Chloe (Marine Vacth) is a disturbed young woman who falls in love with her psychoanalyst, Paul (Jeremie Renier). As she becomes suspicious of her new partner’s past she discovers that he has an identical twin brother, and the two become embroiled in a passionate affair. However all is not as it seems as her mind deteriorates further, blurring the line between fantasy and reality.
Francois Ozon directs a tense but playful psychological thriller. Occasionally indulging in outright horror, the film maintains an unsettling atmosphere throughout. There are twists and revelations that drive the narrative forwards. Where the film excels, however, is in its more deliberate moments of tension. A frightening sequence in which Chloe visits her figure from the brother’s past is particularly unsettling.
The film looks beautiful and is willing to indulge in provocative abstract imagery. I was reminded of Darren Aronofsky’s Black Swan as Chloe is chased through a bleak environment by her own personal demons made flesh. Ozon indulges in melodrama as the narrative becomes more and more outlandish. The effect can be very comical, but there’s something knowing about its lunacy.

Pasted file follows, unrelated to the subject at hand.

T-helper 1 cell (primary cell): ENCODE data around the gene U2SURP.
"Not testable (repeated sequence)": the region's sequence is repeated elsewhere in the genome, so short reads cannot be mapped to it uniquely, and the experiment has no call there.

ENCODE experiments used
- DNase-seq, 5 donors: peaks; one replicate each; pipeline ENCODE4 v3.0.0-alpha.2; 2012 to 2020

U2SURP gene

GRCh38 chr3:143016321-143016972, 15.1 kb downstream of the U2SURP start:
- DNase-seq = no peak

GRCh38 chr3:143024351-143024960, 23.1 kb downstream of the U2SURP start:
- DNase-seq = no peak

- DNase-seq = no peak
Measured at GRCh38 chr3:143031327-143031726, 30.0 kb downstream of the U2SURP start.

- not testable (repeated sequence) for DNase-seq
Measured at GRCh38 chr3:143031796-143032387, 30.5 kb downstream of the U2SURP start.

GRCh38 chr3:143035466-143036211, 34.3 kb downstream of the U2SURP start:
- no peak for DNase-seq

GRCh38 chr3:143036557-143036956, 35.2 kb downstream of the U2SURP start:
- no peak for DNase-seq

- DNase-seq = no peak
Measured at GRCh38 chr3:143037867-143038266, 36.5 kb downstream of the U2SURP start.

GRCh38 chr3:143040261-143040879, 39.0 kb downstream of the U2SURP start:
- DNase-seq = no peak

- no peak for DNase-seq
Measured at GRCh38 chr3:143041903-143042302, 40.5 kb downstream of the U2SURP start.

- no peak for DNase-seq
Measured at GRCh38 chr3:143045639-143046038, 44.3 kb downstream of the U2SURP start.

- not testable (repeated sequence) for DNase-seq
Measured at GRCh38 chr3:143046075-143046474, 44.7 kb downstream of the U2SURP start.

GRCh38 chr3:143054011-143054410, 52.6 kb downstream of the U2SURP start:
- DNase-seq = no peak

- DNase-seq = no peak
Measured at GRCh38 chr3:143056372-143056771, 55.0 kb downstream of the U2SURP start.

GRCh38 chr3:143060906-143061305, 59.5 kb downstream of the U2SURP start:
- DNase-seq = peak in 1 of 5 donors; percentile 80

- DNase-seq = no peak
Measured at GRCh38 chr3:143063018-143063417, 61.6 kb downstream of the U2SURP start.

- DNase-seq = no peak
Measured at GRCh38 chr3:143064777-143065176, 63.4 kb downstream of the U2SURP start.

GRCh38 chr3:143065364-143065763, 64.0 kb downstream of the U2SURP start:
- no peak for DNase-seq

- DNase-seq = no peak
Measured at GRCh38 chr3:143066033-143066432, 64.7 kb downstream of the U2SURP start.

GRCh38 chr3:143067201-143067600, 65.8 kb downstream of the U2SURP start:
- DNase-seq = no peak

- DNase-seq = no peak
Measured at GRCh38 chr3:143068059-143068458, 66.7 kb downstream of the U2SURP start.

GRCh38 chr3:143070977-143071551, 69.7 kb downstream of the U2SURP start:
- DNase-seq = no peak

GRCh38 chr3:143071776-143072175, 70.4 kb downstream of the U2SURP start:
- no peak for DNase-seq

The film features graphic sex sequences, though these scenes are as often disturbing as they are erotic. Subjects of control, sadism and lust are explored through Chloe’s fantasies. I’m reminded of Elle and conclude that cinema can be a safe place to explore such desires, and that ultimately the film does not vindicate the male character’s actions, nor Chloe’s response. The sequences in question though, can be difficult to watch.
Marine Vacth is powerful as the troubled Chloe. She is deeply sympathetic and yet capable of terrifying madness. Jeremie Renier is very convincing in his dual roles. Though Paul feels a little under-developed, Louis is a convincingly charismatic force of nature.
L’amant Double is a stunning and meticulously paced thriller that excites and terrifies.
4.5 / 5